My stint with Mad Men

Photo courtesy of Orlando Sentinel

Photo courtesy of Orlando Sentinel

The proverbial water cooler must be awash in the deconstruction and analysis of the last episode of Mad Men. (Spoiler Alert: if you haven’t seen it, stop reading!)

The AMC series, Mad Men, held a special place in my heart. I worked in an Orlando ad agency in the early 70’s which mirrored, in a Southern redneck kind of way, the show and its debauchery, creativity and, did I say debauchery? The boss’ desk always sported a half-empty carafe of bourbon in an office shrouded in smoke. I was the mousey secretary/receptionist at the front desk with the job of fending off sales calls, typing letters on my Selectric, placing ads in newspapers and mailing out invoices to clients. Eventually I was writing a few lines of boring copy touting the construction of new apartment complexes in the area. But I was no Peggy Olsen, believe me.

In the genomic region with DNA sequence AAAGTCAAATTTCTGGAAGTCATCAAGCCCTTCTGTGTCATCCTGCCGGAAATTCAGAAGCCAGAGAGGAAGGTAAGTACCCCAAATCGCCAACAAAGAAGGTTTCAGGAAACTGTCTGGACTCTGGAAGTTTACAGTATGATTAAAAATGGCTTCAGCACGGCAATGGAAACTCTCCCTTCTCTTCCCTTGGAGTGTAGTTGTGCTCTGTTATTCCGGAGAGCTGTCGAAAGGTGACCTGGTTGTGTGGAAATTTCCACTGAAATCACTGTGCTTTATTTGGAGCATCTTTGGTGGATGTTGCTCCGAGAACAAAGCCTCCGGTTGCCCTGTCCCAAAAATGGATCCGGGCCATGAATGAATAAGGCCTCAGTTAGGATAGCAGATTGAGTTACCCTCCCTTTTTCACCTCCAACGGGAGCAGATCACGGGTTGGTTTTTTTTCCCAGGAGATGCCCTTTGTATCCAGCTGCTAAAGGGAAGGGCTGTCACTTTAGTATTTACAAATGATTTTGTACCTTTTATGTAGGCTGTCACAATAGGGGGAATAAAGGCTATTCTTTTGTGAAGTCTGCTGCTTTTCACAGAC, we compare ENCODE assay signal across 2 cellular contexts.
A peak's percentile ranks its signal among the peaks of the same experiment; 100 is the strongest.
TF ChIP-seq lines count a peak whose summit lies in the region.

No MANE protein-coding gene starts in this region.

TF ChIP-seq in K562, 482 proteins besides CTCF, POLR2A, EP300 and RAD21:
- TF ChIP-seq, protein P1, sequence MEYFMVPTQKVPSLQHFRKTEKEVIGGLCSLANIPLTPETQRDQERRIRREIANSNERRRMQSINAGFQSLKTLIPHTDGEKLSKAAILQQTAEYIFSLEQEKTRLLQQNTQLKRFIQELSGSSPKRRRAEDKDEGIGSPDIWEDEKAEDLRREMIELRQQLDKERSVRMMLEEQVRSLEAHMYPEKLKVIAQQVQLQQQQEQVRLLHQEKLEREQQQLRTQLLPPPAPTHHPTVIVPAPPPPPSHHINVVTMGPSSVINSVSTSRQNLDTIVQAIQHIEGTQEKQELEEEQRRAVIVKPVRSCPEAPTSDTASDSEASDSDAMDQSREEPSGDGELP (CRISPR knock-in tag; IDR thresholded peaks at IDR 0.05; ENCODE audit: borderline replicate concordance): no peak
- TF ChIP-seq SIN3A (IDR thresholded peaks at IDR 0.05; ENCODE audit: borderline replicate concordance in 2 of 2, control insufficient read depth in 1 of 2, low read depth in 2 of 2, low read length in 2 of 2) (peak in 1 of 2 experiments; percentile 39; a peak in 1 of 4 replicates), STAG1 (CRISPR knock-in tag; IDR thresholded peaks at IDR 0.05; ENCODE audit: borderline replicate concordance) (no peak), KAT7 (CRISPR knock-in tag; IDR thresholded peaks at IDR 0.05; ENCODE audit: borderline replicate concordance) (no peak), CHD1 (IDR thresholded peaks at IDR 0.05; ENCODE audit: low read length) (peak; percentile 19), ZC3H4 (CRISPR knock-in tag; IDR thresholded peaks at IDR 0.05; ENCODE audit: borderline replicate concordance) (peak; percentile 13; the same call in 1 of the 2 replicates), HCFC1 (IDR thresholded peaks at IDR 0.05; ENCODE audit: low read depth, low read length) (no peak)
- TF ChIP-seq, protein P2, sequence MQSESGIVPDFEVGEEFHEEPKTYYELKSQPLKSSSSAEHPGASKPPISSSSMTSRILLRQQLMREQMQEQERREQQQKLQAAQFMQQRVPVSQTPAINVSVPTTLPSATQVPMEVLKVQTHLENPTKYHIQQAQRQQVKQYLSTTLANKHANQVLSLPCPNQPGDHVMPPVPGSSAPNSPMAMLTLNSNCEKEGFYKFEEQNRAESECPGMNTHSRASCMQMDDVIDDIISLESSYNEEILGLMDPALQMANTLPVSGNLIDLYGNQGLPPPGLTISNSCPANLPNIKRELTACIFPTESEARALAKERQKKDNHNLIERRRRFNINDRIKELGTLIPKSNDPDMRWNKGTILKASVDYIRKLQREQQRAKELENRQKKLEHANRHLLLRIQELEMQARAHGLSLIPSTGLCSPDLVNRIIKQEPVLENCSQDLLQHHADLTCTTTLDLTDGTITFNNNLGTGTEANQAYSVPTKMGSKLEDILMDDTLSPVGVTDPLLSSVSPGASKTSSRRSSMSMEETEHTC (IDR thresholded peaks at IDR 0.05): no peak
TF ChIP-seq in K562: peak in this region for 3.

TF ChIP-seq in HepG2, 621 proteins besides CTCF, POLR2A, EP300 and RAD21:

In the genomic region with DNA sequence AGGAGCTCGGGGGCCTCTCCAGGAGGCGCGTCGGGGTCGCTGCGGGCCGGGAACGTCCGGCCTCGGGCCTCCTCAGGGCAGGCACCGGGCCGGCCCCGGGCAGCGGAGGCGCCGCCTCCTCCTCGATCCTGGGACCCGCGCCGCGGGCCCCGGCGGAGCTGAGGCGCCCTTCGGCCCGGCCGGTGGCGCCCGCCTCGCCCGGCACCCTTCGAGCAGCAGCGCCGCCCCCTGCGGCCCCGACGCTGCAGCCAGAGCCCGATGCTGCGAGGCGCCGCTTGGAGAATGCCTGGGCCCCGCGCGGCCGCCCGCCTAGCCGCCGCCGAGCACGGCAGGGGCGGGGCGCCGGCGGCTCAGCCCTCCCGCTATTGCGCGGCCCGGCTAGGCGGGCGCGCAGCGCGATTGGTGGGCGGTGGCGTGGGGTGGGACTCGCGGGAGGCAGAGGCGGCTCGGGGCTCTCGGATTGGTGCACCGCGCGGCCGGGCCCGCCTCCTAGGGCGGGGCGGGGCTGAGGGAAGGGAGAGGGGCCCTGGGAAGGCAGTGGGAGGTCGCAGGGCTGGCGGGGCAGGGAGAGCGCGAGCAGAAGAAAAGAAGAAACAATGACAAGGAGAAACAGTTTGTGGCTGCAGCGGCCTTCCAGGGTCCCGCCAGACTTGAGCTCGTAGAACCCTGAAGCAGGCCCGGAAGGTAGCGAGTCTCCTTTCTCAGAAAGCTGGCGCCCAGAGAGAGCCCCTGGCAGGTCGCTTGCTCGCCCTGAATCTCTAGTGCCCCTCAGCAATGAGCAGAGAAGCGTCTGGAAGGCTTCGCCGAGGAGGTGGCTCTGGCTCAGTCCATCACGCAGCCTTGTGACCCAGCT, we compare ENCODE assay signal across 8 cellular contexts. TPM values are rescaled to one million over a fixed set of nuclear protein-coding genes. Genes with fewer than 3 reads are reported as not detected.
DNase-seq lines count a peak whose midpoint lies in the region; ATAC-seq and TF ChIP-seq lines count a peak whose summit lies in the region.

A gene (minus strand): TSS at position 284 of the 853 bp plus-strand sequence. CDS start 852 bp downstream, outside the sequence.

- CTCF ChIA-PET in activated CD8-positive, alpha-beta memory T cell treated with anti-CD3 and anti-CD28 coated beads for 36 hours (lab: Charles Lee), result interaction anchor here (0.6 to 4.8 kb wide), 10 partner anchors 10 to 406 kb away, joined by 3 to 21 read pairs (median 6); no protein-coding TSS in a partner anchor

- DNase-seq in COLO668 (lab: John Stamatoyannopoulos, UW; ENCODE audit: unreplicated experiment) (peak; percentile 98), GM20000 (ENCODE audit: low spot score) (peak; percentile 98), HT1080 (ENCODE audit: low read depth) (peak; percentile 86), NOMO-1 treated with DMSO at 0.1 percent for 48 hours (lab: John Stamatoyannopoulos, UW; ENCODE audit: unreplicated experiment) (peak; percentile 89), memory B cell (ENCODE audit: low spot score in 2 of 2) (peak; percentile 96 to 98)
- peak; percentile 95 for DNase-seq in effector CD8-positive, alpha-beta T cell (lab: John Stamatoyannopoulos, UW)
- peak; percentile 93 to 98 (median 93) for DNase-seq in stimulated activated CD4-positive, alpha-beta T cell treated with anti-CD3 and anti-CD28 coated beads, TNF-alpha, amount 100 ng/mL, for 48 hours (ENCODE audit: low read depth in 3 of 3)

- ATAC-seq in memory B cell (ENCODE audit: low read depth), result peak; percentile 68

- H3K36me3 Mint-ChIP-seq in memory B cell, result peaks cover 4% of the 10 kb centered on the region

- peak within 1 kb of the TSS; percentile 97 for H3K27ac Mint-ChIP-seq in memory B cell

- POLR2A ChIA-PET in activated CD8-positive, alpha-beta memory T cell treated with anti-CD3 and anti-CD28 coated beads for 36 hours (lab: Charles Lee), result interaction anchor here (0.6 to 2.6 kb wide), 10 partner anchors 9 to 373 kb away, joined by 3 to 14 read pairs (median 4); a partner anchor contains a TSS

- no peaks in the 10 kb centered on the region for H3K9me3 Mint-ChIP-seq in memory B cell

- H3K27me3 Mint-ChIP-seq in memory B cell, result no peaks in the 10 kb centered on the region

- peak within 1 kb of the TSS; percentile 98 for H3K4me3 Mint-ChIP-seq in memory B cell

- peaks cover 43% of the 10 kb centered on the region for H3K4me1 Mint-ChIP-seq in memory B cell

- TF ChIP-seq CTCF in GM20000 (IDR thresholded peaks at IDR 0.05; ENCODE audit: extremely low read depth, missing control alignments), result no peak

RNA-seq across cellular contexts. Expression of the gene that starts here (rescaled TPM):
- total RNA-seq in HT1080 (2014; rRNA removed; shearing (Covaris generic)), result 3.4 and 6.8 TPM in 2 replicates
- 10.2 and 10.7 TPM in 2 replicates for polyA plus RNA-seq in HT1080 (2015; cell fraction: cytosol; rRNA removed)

It was a heady time in Orlando with clients making top-secret sales of property in the Kissimmee area to a mysterious buyer who would eventually turn central Florida into the top tourist destination in the world. In between being chased around the desk and fielding account execs’ wives’ calls (“He’s in a meeting at the moment”…yup, locked door meeting with a female media salesperson!), a lot of business somehow got done.

But, as fast and furious as those times were, earning ad men the big bucks, the money disappeared when the economy took a nose dive. The boss’ bright orange Corvette, I used to love driving around town for errands, had to be sold and, eventually, the heavy drinking led to depression. Once, returning to the office after lunch, it took 2 hours before I realized the boss was passed out at his desk.

The culture of the business and the times was destructive. Many of those giddy with success did not know how to handle their personal and professional crash. Others reinvented themselves and forged on as we hope was the fate of Don Draper. I can only wonder, however, if everyone actually got the joke of the last episode if much of the audience demographic wasn’t even alive when “I’d like to buy the world a Coke,” originally ran.

For me it was a satisfying ending to a classy, sophisticated show which reminded me of a wonderful and weird time in my life. And, yes, I do believe Don went back to New York and penned the iconic ad which we were all humming for years to come.

Circa 1970

Circa 1970


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